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Orrex Donating Member (1000+ posts) Send PM | Profile | Ignore Mon Oct-30-06 12:55 PM
Original message
Question
Why is it appropriate for a sitting President to campaign on behalf of a Legislator, when that Legislator might conceivably be required later to serve as part of in independent and equal branch of government, checking the power of the Executive branch?

It seems to me a direct conflict of interest, much like a CEO selecting the boardmembers who will later decide his salary and bonus. Bush, with his flaccid and rubber-stamping GOP Congress is the worst offender, but my misgivings apply equally to a sitting Democratic President.

Even if it's not against the letter of the Constitution, it certainly seems to be somewhat contrary to its spirit.
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baldguy Donating Member (1000+ posts) Send PM | Profile | Ignore Mon Oct-30-06 12:58 PM
Response to Original message
1. Where have you been the last 20 or so years?
CEOs pack their boards w/ friends and/or allies all the time. It's part of the corrupt corporate culture that's taken over America.
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Orrex Donating Member (1000+ posts) Send PM | Profile | Ignore Mon Oct-30-06 01:07 PM
Response to Reply #1
3. Well, yeah. That was kind of my point
I mean, I didn't say "the immaculately non-corrupt world of CEO finance should be the model for Presidential behavior re: campaigning," now did I? :evilgrin:

It shouldn't be permitted in the business world IMO, and it certainly shouldn't be allowed in the Oval Office.
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coco77 Donating Member (966 posts) Send PM | Profile | Ignore Mon Oct-30-06 01:00 PM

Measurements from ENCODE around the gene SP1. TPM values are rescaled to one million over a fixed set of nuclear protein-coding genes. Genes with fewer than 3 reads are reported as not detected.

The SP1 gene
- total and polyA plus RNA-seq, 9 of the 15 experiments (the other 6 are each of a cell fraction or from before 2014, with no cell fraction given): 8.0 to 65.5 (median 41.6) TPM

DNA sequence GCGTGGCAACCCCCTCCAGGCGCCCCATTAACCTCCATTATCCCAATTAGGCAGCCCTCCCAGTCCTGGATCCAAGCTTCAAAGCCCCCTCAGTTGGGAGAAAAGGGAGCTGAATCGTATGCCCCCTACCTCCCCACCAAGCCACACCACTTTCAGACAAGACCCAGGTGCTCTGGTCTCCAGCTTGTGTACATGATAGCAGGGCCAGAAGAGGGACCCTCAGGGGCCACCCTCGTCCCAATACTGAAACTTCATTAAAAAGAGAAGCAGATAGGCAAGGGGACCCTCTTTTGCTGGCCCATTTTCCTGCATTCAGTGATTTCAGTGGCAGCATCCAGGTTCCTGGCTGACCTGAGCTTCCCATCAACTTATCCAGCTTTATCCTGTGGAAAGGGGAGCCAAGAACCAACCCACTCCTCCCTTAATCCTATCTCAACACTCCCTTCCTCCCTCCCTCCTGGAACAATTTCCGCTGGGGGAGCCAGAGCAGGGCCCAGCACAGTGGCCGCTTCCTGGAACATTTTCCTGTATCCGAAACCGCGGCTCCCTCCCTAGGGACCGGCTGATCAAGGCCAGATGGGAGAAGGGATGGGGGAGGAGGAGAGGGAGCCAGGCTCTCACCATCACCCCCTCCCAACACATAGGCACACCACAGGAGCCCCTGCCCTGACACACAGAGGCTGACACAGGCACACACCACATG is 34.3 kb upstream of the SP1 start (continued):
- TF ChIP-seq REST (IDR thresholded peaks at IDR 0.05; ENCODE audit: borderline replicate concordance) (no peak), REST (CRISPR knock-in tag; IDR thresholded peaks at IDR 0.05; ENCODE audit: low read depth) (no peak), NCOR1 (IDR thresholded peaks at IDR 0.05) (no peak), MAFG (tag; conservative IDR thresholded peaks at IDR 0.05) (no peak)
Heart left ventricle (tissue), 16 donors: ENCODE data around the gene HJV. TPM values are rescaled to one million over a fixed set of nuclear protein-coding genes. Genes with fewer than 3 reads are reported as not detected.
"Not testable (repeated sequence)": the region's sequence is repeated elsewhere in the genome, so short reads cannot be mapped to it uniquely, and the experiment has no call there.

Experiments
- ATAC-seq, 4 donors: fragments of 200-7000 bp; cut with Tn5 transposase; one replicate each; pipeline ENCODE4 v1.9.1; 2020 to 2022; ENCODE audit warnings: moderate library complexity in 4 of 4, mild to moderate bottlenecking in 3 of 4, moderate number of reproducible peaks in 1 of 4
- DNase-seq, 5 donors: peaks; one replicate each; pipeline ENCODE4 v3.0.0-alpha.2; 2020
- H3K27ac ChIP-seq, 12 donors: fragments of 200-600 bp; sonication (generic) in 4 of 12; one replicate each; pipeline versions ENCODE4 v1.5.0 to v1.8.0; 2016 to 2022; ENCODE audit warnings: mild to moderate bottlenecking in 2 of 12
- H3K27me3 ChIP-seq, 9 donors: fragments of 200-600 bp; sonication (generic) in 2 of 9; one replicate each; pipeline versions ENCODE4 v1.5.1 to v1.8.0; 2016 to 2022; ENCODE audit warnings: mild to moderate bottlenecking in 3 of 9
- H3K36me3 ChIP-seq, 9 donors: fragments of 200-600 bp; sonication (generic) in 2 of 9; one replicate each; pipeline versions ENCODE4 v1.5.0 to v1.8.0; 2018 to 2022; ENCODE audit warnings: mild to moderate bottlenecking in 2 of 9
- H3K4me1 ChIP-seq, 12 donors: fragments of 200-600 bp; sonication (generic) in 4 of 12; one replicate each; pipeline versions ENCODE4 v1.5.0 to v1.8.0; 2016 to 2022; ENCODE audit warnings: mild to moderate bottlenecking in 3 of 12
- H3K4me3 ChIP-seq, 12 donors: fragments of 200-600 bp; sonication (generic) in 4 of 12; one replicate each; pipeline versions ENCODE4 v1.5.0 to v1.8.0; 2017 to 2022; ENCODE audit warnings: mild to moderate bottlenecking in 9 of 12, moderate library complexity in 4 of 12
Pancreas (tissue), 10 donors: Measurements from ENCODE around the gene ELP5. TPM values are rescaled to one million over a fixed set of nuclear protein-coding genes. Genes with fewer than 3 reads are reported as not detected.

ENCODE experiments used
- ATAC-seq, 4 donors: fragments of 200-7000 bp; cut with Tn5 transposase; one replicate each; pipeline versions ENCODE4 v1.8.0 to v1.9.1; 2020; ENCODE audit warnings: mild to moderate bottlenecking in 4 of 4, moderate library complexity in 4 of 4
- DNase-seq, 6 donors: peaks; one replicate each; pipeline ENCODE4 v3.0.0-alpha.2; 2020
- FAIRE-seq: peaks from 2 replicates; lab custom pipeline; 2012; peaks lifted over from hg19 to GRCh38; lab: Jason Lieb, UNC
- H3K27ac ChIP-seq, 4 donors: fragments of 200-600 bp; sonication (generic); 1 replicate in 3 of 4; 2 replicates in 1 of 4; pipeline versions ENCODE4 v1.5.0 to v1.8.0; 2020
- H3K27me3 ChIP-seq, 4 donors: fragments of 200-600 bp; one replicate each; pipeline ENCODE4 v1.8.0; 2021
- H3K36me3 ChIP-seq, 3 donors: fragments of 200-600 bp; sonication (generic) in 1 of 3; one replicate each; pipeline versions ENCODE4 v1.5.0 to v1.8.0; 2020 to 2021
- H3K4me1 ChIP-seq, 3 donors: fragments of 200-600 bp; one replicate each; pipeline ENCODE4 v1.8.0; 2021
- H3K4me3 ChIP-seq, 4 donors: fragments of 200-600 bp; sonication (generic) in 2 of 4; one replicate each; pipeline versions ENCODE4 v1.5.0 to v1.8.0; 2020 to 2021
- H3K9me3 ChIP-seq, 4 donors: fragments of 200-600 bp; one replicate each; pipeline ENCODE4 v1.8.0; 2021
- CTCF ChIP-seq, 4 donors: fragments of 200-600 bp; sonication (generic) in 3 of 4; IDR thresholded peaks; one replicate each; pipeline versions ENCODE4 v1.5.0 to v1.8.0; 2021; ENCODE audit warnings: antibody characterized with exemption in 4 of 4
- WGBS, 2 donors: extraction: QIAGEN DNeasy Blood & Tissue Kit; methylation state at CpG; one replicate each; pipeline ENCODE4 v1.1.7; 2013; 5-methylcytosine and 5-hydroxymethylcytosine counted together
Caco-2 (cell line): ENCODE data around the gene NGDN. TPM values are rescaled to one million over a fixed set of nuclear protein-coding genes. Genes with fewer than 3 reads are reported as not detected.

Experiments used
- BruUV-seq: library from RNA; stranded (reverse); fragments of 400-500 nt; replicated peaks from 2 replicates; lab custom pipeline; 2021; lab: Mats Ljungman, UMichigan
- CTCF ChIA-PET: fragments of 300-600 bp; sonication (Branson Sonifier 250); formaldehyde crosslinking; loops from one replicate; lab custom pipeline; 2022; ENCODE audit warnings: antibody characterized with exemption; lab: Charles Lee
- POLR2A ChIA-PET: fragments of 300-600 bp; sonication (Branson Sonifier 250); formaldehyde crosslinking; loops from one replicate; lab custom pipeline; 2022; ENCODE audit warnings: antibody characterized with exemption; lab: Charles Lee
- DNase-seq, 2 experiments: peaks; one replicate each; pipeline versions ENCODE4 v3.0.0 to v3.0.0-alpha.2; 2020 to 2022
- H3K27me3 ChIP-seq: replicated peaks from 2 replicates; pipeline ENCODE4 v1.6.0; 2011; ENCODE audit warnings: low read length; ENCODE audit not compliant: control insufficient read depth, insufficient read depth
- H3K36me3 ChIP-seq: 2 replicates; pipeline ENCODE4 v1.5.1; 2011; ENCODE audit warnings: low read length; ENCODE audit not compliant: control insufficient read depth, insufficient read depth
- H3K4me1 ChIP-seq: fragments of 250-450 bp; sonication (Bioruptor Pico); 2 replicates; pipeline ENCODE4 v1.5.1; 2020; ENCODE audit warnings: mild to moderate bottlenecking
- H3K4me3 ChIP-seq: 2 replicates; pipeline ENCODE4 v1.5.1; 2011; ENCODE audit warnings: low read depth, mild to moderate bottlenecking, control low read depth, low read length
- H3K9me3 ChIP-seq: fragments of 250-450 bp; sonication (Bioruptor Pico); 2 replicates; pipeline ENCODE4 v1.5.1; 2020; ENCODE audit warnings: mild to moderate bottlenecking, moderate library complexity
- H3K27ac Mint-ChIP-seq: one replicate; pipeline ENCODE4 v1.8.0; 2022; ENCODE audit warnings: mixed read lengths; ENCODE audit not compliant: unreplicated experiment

Response to Original message
2. I have a question...
why does bush roll up his sleeves when he goes out to campaign as though he is doing some HARD WORK...
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Orrex Donating Member (1000+ posts) Send PM | Profile | Ignore Mon Oct-30-06 01:20 PM
Response to Reply #2
4. A fine question!
I found this in an old trade publication about animal-actors in vintage Hollywood films:
even when the animals can be coaxed to perform before the camera, certain behaviors still leave them visibly frustrated and uncomfortable. Even Herman, the famed chimp who starred in such classics as The Monkey-Sitter and The Banana Thief often interrupted filming by tearing off his human-styled clothes. The constraints of fabric on his outsized simian limbs was too much for poor Herman, it seems. Even in his later years

exerpted from Actors and Animals, in Modern Film and Screen

See? Our esteemed President is compromising between his simian urge to rip off his clothes and the human requirement that he wear them. For that matter, the act of keeping his sleeves on probably is hard work for him.
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